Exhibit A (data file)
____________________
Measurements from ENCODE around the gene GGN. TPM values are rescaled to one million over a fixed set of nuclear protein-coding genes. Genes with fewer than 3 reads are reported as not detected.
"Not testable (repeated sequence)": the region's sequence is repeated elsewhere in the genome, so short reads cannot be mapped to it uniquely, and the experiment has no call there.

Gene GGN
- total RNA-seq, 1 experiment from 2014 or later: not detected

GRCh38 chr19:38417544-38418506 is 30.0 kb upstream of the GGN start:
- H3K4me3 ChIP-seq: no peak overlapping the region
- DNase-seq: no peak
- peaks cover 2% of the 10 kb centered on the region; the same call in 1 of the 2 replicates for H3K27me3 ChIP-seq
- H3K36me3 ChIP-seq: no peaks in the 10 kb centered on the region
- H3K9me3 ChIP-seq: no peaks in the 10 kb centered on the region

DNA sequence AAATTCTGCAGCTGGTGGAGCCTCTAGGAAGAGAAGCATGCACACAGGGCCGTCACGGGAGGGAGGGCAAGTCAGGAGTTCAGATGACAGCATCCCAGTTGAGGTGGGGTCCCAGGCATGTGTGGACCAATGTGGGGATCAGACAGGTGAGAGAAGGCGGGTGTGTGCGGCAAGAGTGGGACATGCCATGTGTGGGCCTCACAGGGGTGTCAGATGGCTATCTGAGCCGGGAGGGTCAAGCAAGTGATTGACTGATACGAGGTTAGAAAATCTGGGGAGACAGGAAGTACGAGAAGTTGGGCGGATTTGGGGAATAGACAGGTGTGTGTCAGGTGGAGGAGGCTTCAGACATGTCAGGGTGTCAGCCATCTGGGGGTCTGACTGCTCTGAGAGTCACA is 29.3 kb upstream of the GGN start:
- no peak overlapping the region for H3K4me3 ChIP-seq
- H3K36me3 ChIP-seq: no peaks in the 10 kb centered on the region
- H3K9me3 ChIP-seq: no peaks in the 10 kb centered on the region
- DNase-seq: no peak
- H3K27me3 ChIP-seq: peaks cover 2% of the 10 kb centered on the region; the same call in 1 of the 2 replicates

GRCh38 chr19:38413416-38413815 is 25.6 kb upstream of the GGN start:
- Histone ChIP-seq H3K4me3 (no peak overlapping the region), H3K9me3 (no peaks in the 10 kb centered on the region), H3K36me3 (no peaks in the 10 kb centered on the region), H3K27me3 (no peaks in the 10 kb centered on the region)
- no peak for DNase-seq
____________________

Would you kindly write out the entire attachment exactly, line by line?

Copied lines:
Measurements from ENCODE around the gene GGN. TPM values are rescaled to one million over a fixed set of nuclear protein-coding genes. Genes with fewer than 3 reads are reported as not detected.
"Not testable (repeated sequence)": the region's sequence is repeated elsewhere in the genome, so short reads cannot be mapped to it uniquely, and the experiment has no call there.

Gene GGN
- total RNA-seq, 1 experiment from 2014 or later: not detected

GRCh38 chr19:38417544-38418506 is 30.0 kb upstream of the GGN start:
- H3K4me3 ChIP-seq: no peak overlapping the region
- DNase-seq: no peak
- peaks cover 2% of the 10 kb centered on the region; the same call in 1 of the 2 replicates for H3K27me3 ChIP-seq
- H3K36me3 ChIP-seq: no peaks in the 10 kb centered on the region
- H3K9me3 ChIP-seq: no peaks in the 10 kb centered on the region

DNA sequence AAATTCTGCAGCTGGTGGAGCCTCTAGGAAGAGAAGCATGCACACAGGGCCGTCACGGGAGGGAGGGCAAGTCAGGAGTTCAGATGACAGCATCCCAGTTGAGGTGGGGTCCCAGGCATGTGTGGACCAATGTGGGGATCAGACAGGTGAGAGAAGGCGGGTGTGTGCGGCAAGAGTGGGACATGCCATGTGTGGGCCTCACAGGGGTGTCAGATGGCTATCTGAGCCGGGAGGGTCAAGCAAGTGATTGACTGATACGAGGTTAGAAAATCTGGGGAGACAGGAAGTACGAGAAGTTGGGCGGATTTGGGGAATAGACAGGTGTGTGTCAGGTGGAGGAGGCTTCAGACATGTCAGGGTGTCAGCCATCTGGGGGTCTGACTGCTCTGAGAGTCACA is 29.3 kb upstream of the GGN start:
- no peak overlapping the region for H3K4me3 ChIP-seq
- H3K36me3 ChIP-seq: no peaks in the 10 kb centered on the region
- H3K9me3 ChIP-seq: no peaks in the 10 kb centered on the region
- DNase-seq: no peak
- H3K27me3 ChIP-seq: peaks cover 2% of the 10 kb centered on the region; the same call in 1 of the 2 replicates

GRCh38 chr19:38413416-38413815 is 25.6 kb upstream of the GGN start:
- Histone ChIP-seq H3K4me3 (no peak overlapping the region), H3K9me3 (no peaks in the 10 kb centered on the region), H3K36me3 (no peaks in the 10 kb centered on the region), H3K27me3 (no peaks in the 10 kb centered on the region)
- no peak for DNase-seq